The daughter of two sensitives and a sensitive herself, Chise Hatori felt like an outcast even before she was abandoned by her family. With no other options available to her, the teenage girl decided to sell herself into slavery in the hopes of finding somewhere to belong, someplace where her ability to see faeries wouldn’t be considered strange, and where she might gain some respite from the teasing of mundanes.

To her surprise, Chise was bought by Elias Ainsworth—a seven-foot tall mage who was neither a man or a faerie but something in between. Though he was capable of hiding his true form behind glamours, Elias rarely bothered to so, allowing the animal skull that is his face to be freely seen when he is among his fellow mages. Chise’s surprise turned into confusion, as she learned that Elias had bought her because of her status as a Sleigh Beggy—a sensitive who draws magic into themselves as easily as breathing air. She was also stunned when Elias freed her of her chains, saying that he intended to make her into his apprentice… and then his bride! Now, Chise is growing into her new role as a fledgling magus, trying to learn what she can of the world around her and the power at her command. She also tries to get to know her new master, though she is quick to realize that human emotions are alien to Elias and that he bought her as much to try and better understand people as to understand her powers. Dark forces threaten them both, as Elias’s duties as a mage place him in peril, and Chise finds herself getting drawn into helping those in need against Elias’s wishes. Still, something seems to be growing between the new master and apprentice, something neither of them have the words or experience to name, but which might be love.

The Ancient Magus’ Bride is one of the most involved and complex fantasy romance manga it has been my pleasure to read. While stories of a young woman falling for a monster who seeks to become more human are nothing new (Beauty and the Beast ring a bell?), Kore Yamazaki builds a complex mythology to support the odd romance between Elias and Chise that mixes elements of traditional fantasy, Catholic/Anglican dogma, and Celtic myth. For instance, in the first four volumes, reference is made to the Wandering Jew, one of the main supporting mage characters tends to a dragon sanctuary, and specific fae such as selkies, Leanan Sídhe and Church grims are encountered as Chise pursues her education.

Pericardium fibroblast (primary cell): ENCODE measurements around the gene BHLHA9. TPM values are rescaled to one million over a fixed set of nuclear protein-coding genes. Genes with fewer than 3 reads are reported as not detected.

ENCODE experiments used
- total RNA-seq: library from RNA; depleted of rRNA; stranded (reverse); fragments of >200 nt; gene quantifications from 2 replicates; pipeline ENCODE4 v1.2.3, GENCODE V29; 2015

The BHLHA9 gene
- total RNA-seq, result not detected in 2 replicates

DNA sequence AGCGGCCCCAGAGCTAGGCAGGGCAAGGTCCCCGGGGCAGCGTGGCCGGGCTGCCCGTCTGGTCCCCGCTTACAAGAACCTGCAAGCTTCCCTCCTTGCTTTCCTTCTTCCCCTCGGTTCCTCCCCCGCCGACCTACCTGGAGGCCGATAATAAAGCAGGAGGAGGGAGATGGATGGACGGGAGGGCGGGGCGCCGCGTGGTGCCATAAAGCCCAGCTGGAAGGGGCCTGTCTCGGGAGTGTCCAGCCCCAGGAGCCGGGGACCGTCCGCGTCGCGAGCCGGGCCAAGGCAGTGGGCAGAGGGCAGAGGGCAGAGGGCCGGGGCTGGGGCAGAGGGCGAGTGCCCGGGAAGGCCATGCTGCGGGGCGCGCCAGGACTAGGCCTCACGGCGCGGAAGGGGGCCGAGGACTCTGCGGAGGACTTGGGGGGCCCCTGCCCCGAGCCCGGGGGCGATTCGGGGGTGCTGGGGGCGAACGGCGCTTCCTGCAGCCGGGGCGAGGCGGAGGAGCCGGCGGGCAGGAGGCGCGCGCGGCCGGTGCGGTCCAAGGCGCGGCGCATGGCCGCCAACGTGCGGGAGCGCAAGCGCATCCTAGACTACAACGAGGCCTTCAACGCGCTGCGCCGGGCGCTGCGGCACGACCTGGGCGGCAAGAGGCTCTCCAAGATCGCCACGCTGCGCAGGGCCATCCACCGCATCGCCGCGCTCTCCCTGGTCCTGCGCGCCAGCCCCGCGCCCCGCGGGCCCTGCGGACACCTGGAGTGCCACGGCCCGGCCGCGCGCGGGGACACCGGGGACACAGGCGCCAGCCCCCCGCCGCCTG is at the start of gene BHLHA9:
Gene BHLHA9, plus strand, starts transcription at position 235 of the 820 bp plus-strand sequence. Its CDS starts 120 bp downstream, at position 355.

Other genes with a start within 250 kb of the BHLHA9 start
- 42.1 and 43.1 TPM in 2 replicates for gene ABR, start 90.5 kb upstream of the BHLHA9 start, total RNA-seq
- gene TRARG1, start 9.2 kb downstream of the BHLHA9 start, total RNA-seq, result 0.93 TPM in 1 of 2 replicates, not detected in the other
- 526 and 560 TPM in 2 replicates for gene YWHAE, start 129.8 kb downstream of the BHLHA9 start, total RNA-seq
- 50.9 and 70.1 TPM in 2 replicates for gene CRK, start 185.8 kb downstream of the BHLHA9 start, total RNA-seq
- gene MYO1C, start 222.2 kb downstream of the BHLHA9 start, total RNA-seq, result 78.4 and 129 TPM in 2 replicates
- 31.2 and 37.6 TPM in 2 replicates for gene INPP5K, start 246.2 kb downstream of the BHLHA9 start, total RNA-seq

The artwork is also unique and memorable, with Elias’s design itself being notably alien and eye-catching. Yamazaki’s art perfectly conveys the weird beauty of her world as well as the nightmarish horrors that wait to catch the unwary off-guard. The sequences in which Elias sheds his preferred form and allows the shadows that empower him out lead to some truly horrific imagery.

The series is rated 13+ for Teens and I believe that rating to be a fair one. While Elias and Chise’s relationship is odd, there is nothing improper about it and there is no sexual element to the story at all, despite Chise technically being a slave to Elias’s whims. There is no hint of fan service in the artwork and nothing that would be inappropriate for most teenage audiences in my estimation, though some elements of the evil magic Elias and Chise fight (such as a man who sacrificed cats to steal their lives) may disturb some audiences.

The Ancient Magus’ Bride, vols. 1-4
By Kore Yamazaki
vol 1 ISBN: 9781626921870
vol 2 ISBN: 9781626921924
vol 3 ISBN: 9781626922242
vol 4 ISBN: 9781626922556
Seven Seas Entertainment, 2015-2016
Publisher Age Rating: Teen (13+)

  • Matt

    | He/Him Librarian


    A librarian with over 10 years experience in public and academic settings, Matthew Morrison has been blogging about comic books for nearly as long as they’ve had a word for it.  Over the past two decades, he has written regular columns, commentary, parodies and reviews for such websites and blogs as Fanzing, 411 Mania, Screen Rant and Comics Nexus.  He has served as an Expert in Residence for a seminar on Graphic Novels and Comics for Youth and Adults at the University of North Texas and has given several lectures on the history of comics, manga and cosplay culture at libraries and comic conventions around the country. In addition to his work for No Flying No Tights, he is the Contributing Editor of and maintains a personal blog at

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